- The Washington Times - Tuesday, November 7, 2000

Washington-area voters will go to the polls today to decide a handful of ballot issues and pick who will represent them in Congress.
In the District of Columbia, residents will directly elect a school board president for the first time ever, as well as elect 10 city council members and four school board members.
Voters in the suburbs also will be asked to approve changes to the state constitutions and, in Maryland's suburbs, to impose or remove term limits.
Most area schools are closed today. Only D.C., Arlington, Alexandria and Falls Church, Va., schools are open.
Polls are open in Maryland and the District from 7 a.m. to 8 p.m.
In Virginia, the polls are open from 6 a.m. to 7 p.m. as always, but voters will face many other changes.
All voters will be required to show identification at the polls or sign an affidavit affirming that they are who they claim to be. Acceptable identification includes a valid Virginia driver's license; a Virginia voter card; a Social Security card, an ID issued by the federal government, Virginia or one of its municipalities; or an employer-issued ID card that has a photo of the voter.
And, for the first time, the ballot will show the party affiliation of all candidates for federal office.
In Virginia's Senate race, incumbent Charles S. Robb, the only Democrat in statewide office, is trying to fend off former Gov. George F. Allen, a Republican.
Both men crisscrossed the state yesterday to energize voters.
"We have seen it, we have felt it from Hampton Roads to the great Southwest, where we were yesterday, from Richmond to right here in Northern Virginia Democrats are ready to fight, Democrats are ready to vote, Democrats are ready to win," Mr. Robb, 61, said at a noon rally in Market Square in Alexandria yesterday.
Mr. Allen had a rally at Ronald Reagan Washington National Airport before hitting other areas of the state.
"We're on the 2-yard line, and we need one more push from you to get across the goal line for the score and the victory," Mr. Allen, 48, told more than 200 boisterous backers in Norfolk.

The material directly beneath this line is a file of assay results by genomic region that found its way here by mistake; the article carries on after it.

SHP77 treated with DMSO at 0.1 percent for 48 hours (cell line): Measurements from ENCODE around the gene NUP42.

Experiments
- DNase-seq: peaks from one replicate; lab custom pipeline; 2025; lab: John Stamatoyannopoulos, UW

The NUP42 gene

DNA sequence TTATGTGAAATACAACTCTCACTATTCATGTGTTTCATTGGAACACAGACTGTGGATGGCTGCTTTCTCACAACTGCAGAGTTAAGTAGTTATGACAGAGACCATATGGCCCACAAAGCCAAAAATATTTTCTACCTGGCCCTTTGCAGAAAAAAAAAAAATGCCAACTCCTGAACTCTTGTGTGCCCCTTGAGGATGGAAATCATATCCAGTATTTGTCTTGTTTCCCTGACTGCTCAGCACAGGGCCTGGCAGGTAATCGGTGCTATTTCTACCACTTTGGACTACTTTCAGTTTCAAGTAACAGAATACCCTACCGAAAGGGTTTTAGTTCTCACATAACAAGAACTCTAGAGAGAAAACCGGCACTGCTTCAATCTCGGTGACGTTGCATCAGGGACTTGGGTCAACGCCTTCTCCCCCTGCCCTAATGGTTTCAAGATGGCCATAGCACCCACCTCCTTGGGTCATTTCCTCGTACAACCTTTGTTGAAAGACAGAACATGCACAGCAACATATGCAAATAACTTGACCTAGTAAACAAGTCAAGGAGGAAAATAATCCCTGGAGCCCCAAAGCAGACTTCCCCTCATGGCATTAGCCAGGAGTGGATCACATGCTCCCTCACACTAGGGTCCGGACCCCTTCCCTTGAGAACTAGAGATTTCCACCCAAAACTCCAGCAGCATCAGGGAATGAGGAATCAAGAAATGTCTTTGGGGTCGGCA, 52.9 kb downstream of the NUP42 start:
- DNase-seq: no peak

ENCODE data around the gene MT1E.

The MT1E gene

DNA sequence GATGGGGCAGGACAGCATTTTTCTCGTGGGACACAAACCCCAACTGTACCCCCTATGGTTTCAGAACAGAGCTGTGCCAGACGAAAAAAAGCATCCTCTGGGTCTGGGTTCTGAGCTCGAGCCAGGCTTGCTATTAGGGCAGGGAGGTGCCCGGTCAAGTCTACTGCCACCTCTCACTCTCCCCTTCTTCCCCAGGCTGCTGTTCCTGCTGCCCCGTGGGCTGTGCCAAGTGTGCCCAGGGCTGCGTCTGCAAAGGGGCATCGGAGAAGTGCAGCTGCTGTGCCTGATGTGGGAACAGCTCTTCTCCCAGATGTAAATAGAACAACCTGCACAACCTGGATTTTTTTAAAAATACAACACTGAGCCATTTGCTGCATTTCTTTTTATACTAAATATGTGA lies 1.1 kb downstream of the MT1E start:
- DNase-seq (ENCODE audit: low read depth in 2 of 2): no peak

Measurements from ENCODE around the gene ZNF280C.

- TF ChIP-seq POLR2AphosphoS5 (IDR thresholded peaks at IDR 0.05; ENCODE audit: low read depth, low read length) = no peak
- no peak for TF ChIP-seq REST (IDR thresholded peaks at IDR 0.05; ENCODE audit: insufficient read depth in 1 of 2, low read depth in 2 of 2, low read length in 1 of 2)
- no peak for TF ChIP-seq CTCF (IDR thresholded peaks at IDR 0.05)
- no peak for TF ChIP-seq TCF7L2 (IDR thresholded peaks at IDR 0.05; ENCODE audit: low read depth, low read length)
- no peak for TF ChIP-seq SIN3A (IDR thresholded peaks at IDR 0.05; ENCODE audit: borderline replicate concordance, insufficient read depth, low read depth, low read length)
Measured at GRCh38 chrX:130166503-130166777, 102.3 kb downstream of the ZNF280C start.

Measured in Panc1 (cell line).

Maryland voters will also elect a senator, choosing between incumbent Paul S. Sarbanes, a Democrat seeking his fifth term, and Paul H. Rappaport, the Republican challenger.
The region's U.S. House races lack the intensity of Virginia's Senate race, as most incumbents are heavily favored.
In Virginia, Republicans Thomas M. Davis III in the 11th District and Frank R. Wolf in the 10th District and Democrat James P. Moran Jr. in the 8th District are all likely to be re-elected.
In Maryland, incumbent Republican Constance A. Morella is facing off against Terry Lierman in the 8th District. Bennett Bozman, a Democrat, is challenging Rep. Wayne T. Gilchrest, a Republican, in the 1st District. Incumbent Democrat Albert R. Wynn faces Republican John B. Kimble in the 4th District; and Rep. Steny H. Hoyer, a Democrat, is running against Thomas E. "Tim" Hutchins, a Republican, in the 5th District.
Virginia voters will be asked to approve two changes to the state constitution. One amendment would require that net proceeds from the state lottery go to localities for education spending. The other would enshrine in the constitution the right to hunt, fish or harvest game, subject to laws passed by the General Assembly.
Montgomery County, Md., voters will decide whether to impose term limits on elected county officials. Voters in Prince George's County, Md., are asked whether to get rid of their two-term limits on county officials.
D.C. voters will select members for all eight wards of the city council and choose from six candidates for two at-large seats. They also will choose a delegate to Congress.
Jabeen Bhatti, Daniel F. Drummond, Margie Hyslop, Gerald Mizejewski and Clarence Williams contributed to this article, which is based in part on wire service reports.

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